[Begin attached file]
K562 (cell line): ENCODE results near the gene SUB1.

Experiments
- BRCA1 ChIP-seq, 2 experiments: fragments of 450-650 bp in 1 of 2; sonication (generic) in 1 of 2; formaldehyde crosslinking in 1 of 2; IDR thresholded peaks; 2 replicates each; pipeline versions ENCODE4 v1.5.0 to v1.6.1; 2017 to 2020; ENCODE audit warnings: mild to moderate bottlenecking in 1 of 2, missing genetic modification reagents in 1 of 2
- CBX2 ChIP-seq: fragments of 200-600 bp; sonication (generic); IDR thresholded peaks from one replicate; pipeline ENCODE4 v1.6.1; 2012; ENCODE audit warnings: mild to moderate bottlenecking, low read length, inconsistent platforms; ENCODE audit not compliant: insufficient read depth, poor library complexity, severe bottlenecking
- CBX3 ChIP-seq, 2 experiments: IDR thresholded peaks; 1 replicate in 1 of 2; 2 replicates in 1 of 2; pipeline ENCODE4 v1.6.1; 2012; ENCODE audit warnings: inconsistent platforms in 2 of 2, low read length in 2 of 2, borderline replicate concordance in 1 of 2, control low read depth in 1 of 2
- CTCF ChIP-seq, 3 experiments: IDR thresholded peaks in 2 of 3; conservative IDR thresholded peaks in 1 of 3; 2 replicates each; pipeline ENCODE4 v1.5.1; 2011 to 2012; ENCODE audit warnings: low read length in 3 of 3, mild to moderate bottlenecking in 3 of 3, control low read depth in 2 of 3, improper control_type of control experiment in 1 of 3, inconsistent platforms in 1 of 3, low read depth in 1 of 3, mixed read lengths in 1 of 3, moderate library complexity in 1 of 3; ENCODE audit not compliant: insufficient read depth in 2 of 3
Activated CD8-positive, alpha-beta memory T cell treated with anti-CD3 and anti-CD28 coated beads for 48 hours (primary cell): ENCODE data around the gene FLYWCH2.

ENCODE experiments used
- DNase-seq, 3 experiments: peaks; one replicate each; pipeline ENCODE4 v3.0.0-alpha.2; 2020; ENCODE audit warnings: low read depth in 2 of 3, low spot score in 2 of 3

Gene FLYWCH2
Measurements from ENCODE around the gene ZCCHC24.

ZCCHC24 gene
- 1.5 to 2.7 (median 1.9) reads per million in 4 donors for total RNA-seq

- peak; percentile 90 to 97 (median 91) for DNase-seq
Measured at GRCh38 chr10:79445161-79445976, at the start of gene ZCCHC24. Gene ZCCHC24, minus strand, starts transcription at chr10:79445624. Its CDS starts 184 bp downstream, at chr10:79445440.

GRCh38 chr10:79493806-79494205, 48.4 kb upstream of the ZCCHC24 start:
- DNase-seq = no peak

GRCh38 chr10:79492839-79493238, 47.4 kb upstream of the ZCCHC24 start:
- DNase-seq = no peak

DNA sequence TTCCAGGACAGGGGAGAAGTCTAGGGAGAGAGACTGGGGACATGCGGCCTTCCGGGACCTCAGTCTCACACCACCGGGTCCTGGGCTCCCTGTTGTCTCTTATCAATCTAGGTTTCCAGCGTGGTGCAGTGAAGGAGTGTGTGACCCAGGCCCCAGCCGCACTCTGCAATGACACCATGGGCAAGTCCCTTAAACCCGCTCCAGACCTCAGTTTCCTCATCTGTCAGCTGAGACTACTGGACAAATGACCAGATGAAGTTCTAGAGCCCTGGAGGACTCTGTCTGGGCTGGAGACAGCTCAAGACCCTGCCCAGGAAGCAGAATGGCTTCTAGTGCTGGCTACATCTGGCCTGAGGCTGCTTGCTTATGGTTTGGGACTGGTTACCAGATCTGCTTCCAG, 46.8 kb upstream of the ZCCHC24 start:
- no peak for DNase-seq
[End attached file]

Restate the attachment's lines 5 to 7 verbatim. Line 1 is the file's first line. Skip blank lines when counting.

- CBX3 ChIP-seq, 2 experiments: IDR thresholded peaks; 1 replicate in 1 of 2; 2 replicates in 1 of 2; pipeline ENCODE4 v1.6.1; 2012; ENCODE audit warnings: inconsistent platforms in 2 of 2, low read length in 2 of 2, borderline replicate concordance in 1 of 2, control low read depth in 1 of 2
- CTCF ChIP-seq, 3 experiments: IDR thresholded peaks in 2 of 3; conservative IDR thresholded peaks in 1 of 3; 2 replicates each; pipeline ENCODE4 v1.5.1; 2011 to 2012; ENCODE audit warnings: low read length in 3 of 3, mild to moderate bottlenecking in 3 of 3, control low read depth in 2 of 3, improper control_type of control experiment in 1 of 3, inconsistent platforms in 1 of 3, low read depth in 1 of 3, mixed read lengths in 1 of 3, moderate library complexity in 1 of 3; ENCODE audit not compliant: insufficient read depth in 2 of 3
Activated CD8-positive, alpha-beta memory T cell treated with anti-CD3 and anti-CD28 coated beads for 48 hours (primary cell): ENCODE data around the gene FLYWCH2.